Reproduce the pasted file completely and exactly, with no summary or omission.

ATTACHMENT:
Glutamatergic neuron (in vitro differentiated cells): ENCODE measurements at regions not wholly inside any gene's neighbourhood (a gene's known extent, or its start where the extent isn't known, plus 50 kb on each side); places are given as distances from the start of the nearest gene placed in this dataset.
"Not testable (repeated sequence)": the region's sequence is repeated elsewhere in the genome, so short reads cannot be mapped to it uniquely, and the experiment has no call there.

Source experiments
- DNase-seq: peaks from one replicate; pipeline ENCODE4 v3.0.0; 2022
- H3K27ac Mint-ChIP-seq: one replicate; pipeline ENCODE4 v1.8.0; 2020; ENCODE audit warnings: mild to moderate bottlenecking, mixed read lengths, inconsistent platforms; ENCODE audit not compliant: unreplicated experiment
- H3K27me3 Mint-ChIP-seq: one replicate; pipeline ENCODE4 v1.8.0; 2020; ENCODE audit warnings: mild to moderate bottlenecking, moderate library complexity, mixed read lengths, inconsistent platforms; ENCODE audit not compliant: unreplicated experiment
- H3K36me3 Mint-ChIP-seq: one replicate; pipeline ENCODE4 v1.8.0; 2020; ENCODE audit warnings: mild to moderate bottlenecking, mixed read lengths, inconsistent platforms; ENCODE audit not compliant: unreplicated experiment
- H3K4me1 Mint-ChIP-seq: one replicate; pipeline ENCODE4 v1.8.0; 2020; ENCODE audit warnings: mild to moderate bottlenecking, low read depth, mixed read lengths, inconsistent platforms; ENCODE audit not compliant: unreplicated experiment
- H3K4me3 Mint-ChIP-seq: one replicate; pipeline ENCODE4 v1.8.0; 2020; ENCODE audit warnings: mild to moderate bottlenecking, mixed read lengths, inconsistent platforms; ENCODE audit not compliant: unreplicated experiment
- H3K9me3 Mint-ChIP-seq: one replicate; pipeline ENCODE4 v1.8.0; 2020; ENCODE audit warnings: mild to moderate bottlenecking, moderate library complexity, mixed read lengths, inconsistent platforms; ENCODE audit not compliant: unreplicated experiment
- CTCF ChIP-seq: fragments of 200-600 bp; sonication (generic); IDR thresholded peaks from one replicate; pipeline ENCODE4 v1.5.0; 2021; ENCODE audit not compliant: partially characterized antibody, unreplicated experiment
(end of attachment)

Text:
Glutamatergic neuron (in vitro differentiated cells): ENCODE measurements at regions not wholly inside any gene's neighbourhood (a gene's known extent, or its start where the extent isn't known, plus 50 kb on each side); places are given as distances from the start of the nearest gene placed in this dataset.
"Not testable (repeated sequence)": the region's sequence is repeated elsewhere in the genome, so short reads cannot be mapped to it uniquely, and the experiment has no call there.

Source experiments
- DNase-seq: peaks from one replicate; pipeline ENCODE4 v3.0.0; 2022
- H3K27ac Mint-ChIP-seq: one replicate; pipeline ENCODE4 v1.8.0; 2020; ENCODE audit warnings: mild to moderate bottlenecking, mixed read lengths, inconsistent platforms; ENCODE audit not compliant: unreplicated experiment
- H3K27me3 Mint-ChIP-seq: one replicate; pipeline ENCODE4 v1.8.0; 2020; ENCODE audit warnings: mild to moderate bottlenecking, moderate library complexity, mixed read lengths, inconsistent platforms; ENCODE audit not compliant: unreplicated experiment
- H3K36me3 Mint-ChIP-seq: one replicate; pipeline ENCODE4 v1.8.0; 2020; ENCODE audit warnings: mild to moderate bottlenecking, mixed read lengths, inconsistent platforms; ENCODE audit not compliant: unreplicated experiment
- H3K4me1 Mint-ChIP-seq: one replicate; pipeline ENCODE4 v1.8.0; 2020; ENCODE audit warnings: mild to moderate bottlenecking, low read depth, mixed read lengths, inconsistent platforms; ENCODE audit not compliant: unreplicated experiment
- H3K4me3 Mint-ChIP-seq: one replicate; pipeline ENCODE4 v1.8.0; 2020; ENCODE audit warnings: mild to moderate bottlenecking, mixed read lengths, inconsistent platforms; ENCODE audit not compliant: unreplicated experiment
- H3K9me3 Mint-ChIP-seq: one replicate; pipeline ENCODE4 v1.8.0; 2020; ENCODE audit warnings: mild to moderate bottlenecking, moderate library complexity, mixed read lengths, inconsistent platforms; ENCODE audit not compliant: unreplicated experiment
- CTCF ChIP-seq: fragments of 200-600 bp; sonication (generic); IDR thresholded peaks from one replicate; pipeline ENCODE4 v1.5.0; 2021; ENCODE audit not compliant: partially characterized antibody, unreplicated experiment